Josie and Kaylee Graves photo

(L-R) Sisters Josie and Kaylee Graves.

After last spring’s school shutdown of in-person schooling due to COVID-19, families needed to decide how to approach their children’s education last fall. Some chose in-person school, some online school through Clearwater Valley High School, while others chose different online school programs. Sports and extracurricular activities have had some challenges, also.

While most families chose the same learning style for all of their children, Doug and Susan Graves’ daughters, Josie and Kaylee, took different paths this year. Since the family lives with Doug’s mother, they were “trying to keep Grandma safe,” according to Josie.

Josie, a 7th grader, registered through the K12 program of the Idaho Virtual Academy, an online public charter school. Susan Graves, Josie’s mom, said that demand for the virtual school increased this year from 400 students last year to 2,000 students this year. When they registered, Josie was disappointed that basic courses were available, but electives were not. Susan filled in the gaps, signing up Josie for some private lessons so she could continue with art, trumpet, guitar and PE training.

Josie admits staying home for school was a challenge at first, since both of her parents have also been working at home. She carved out a second floor space where she could focus. She has missed seeing her friends in class, but the start of volleyball and 4-H in January provide more social interaction. She took an online volleyball camp to keep her skills up describing that “I filmed my exercises and sent them in” to get feedback.

After family members had COVID-19 earlier this winter, and the whole family quarantined, Graves could have returned to CV after the holidays.

“I don’t want to leave things partly done,” Josie said, so intends to finish the school year at K12 and return to CV in the fall.

Her older sister, Kaylee, a freshman at CV, thought it was important to attend in-person school.

“I wanted to be with friends; we learn better with everyone else,” she said.

Kaylee described that when CV sent students home last March to online school, “I didn’t learn very well, I got distracted.” Toward the end of volleyball season she had to quarantine due to COVID-19 exposure. After that she said in person school has proceeded pretty normally with 1-2 kids missing at a time. When you don’t see a student for a couple of weeks, you know they are probably quarantining.

Kaylee said she particularly enjoys Japanese class, a new offering at CVHS this year with the hiring of math teacher, Mr. Syngajewski. She enjoys learning the language, culture, geography, the difference in diets and different point of view of WW 2 history.

CVHS junior Emma Knapton began the school year attending in-person school, but later switched to online school after the entire volleyball team quarantined at the end of the season last fall. She describes both pros and cons to the arrangement.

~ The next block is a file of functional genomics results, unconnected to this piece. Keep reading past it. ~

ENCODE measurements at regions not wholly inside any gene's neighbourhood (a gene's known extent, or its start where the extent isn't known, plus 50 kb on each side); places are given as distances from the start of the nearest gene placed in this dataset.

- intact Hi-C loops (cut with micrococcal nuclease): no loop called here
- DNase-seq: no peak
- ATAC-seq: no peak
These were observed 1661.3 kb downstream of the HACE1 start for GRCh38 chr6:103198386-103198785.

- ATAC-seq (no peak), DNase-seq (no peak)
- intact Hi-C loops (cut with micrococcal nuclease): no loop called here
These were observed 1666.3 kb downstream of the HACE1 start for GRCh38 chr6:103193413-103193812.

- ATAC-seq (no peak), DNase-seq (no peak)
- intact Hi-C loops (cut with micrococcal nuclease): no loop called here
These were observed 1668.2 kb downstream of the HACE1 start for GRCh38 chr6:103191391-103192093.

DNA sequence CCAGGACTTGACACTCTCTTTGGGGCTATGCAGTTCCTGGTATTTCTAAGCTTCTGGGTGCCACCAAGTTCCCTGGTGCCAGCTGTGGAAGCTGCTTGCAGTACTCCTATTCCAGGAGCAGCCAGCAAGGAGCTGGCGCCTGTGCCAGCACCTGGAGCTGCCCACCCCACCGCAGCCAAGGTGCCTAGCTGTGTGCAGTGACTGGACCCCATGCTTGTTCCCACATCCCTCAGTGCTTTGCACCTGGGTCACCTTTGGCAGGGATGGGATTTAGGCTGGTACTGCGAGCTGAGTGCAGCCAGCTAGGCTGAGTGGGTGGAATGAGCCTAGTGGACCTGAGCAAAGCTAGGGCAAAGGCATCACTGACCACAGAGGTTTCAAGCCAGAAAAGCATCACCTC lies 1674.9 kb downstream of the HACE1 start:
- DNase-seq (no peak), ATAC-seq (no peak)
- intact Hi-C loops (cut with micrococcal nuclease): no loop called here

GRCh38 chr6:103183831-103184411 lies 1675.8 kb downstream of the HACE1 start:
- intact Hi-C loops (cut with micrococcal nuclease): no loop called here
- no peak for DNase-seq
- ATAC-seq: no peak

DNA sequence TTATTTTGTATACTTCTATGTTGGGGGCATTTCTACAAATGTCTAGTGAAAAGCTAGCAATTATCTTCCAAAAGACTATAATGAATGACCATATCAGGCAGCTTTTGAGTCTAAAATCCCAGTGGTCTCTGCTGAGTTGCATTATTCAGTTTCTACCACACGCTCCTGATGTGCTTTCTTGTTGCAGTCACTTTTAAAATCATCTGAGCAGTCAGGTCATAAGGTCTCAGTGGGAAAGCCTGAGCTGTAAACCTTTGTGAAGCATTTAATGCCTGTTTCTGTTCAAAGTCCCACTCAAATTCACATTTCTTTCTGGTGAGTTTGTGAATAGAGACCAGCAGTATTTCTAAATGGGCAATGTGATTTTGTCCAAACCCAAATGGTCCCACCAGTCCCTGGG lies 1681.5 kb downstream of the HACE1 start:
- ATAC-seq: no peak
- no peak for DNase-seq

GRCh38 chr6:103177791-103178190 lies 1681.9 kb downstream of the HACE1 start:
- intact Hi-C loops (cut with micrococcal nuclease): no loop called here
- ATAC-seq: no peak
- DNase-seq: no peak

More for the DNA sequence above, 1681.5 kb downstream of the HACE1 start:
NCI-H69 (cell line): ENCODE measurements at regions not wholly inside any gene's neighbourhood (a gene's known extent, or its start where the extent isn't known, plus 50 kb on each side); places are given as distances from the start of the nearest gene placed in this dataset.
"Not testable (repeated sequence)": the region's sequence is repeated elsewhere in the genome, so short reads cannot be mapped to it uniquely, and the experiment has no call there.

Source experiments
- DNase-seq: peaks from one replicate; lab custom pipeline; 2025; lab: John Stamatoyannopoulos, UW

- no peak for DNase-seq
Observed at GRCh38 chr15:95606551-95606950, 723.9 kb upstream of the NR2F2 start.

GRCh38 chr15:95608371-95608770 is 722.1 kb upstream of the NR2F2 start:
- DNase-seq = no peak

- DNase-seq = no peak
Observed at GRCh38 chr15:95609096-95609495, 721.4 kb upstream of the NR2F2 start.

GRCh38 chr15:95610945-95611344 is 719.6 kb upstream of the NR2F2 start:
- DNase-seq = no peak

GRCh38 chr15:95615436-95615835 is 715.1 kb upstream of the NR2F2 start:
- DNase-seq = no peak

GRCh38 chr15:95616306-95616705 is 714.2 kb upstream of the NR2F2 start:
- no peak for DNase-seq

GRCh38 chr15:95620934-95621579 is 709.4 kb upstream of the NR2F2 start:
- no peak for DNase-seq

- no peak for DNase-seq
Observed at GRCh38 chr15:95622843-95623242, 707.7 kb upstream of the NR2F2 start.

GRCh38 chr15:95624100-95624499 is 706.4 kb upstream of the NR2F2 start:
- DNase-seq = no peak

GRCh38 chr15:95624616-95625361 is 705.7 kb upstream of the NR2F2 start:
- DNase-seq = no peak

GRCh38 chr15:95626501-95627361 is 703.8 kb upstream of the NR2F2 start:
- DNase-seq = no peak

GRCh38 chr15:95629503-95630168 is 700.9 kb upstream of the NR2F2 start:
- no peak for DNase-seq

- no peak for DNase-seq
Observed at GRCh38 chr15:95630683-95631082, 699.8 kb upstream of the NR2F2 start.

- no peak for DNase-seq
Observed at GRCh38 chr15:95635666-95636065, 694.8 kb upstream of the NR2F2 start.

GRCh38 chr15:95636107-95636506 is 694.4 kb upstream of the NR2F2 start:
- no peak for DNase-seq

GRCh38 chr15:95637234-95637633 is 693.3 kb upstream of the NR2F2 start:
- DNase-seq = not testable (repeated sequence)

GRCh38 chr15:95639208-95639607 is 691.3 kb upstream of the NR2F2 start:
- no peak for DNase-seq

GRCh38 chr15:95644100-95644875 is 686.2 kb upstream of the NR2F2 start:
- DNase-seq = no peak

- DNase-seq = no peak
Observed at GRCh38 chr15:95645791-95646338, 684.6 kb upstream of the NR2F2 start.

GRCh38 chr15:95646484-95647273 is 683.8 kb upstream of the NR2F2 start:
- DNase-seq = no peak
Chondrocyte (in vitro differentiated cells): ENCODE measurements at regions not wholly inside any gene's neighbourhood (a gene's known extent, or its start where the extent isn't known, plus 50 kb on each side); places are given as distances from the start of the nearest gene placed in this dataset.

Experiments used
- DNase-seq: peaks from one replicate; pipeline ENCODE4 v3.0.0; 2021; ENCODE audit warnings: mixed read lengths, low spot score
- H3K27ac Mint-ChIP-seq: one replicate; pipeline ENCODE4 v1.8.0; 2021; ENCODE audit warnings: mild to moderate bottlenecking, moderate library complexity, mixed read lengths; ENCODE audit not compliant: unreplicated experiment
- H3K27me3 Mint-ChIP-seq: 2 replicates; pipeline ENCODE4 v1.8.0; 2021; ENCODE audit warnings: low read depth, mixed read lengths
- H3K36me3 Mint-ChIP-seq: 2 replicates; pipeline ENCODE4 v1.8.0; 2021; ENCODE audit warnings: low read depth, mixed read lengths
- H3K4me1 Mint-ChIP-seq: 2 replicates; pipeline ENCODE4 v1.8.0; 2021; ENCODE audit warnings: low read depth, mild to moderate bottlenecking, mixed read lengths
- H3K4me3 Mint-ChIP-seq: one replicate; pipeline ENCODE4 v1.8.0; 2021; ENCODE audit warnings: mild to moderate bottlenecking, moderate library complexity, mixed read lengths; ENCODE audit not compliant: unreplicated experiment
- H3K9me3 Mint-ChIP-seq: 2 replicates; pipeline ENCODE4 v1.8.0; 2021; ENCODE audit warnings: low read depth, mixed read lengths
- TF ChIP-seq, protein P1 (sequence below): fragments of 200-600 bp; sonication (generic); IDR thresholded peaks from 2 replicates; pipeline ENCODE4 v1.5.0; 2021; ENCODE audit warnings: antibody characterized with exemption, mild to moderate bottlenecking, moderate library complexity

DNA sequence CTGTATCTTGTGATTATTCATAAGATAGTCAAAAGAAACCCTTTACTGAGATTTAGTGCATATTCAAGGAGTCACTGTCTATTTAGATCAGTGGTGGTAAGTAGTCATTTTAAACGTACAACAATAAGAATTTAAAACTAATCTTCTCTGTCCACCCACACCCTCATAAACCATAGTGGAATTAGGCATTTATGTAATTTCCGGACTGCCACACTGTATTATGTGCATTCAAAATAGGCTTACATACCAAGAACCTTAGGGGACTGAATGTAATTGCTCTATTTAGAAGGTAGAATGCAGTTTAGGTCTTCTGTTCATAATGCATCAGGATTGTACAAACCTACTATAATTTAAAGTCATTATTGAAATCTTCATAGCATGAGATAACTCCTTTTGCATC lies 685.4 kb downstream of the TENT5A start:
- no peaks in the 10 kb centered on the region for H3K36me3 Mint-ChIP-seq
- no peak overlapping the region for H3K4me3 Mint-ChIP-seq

“You have to set your own learning schedule and you have to be more disciplined,” Knapton said. She also noted, “I have more time to do my homework and take time for myself.”

Knapton said that most of her classes were already Idaho Distance Learning Academy (IDLA), so it was not hard to transition to online classes. She noted that both Japanese (taught via Google classrooms) and chemistry via Google meet.

“Sometimes the Internet is not working and you also miss a lot of hands-on work.” As student body vice-president and a member of National Honor Society, Knapton said, “It is hard to keep informed on what is going on in the school when you are learning from home.” She attends meetings for both groups through Zoom.

Senior Preston Amerman attends in-person school and has not needed to quarantine. A multi-sport athlete, Amerman said that cross-country season (he was 18th at state) was pretty normal, but indoor sports (he is currently playing basketball) has had some challenges. His mother, Carolyn Amerman, said although she and Roger, Preston’s dad, like to attend his sporting events, during the early part of the basketball season, only one parent could attend (though this has expanded to 40 percent of the gym’s capacity).

“I thought it would be weird to play in an empty gym,” Preston said, “but the parents who attend the games are pretty loud, so we still have crowd noise.”

Amerman said that band is different this year because he needs to keep a cloth over the end of the trombone, to avoid dispersing spit — “Basically the trombone is wearing a mask.” Earlier this winter, the band and choir held a virtual concert. He said, “for my senior project, I am composing a piece for the band to play.”

He is glad for the start of the spring play, where he is a technician and has a small speaking part. Although Amerman wishes they were doing a musical, as they have in recent years, he describes the play as a “comedic western.” He is hopeful they can perform for an in-person audience.

Outside of school, the family is disappointed Preston is not able to participate in Nez Perce Tribal ceremonies at the longhouse near their home due to the tribe’s caution about COVID-19.

“It is sad not to be able to do longhouse ceremonies,” Preston said. “I’ve been going to the longhouse since I was six.” Roger wishes Preston could do his first kill ceremony before he goes off to college.

Although nearly all of senior Paige Morrow’s classes are online, one LCSC and three IDLA classes, Morrow chooses to go to school every day because it helps her concentrate on her studies. In the afternoons, she attends a CNA clinical lab at Kamiah High School. She is hopeful that this spring she will be able to have some work experience in a clinic that is normally part of the CNA class. Morrow said she has made good use of the $4,125 she was allotted for IDLA classes and plans to graduate with 56 college credits.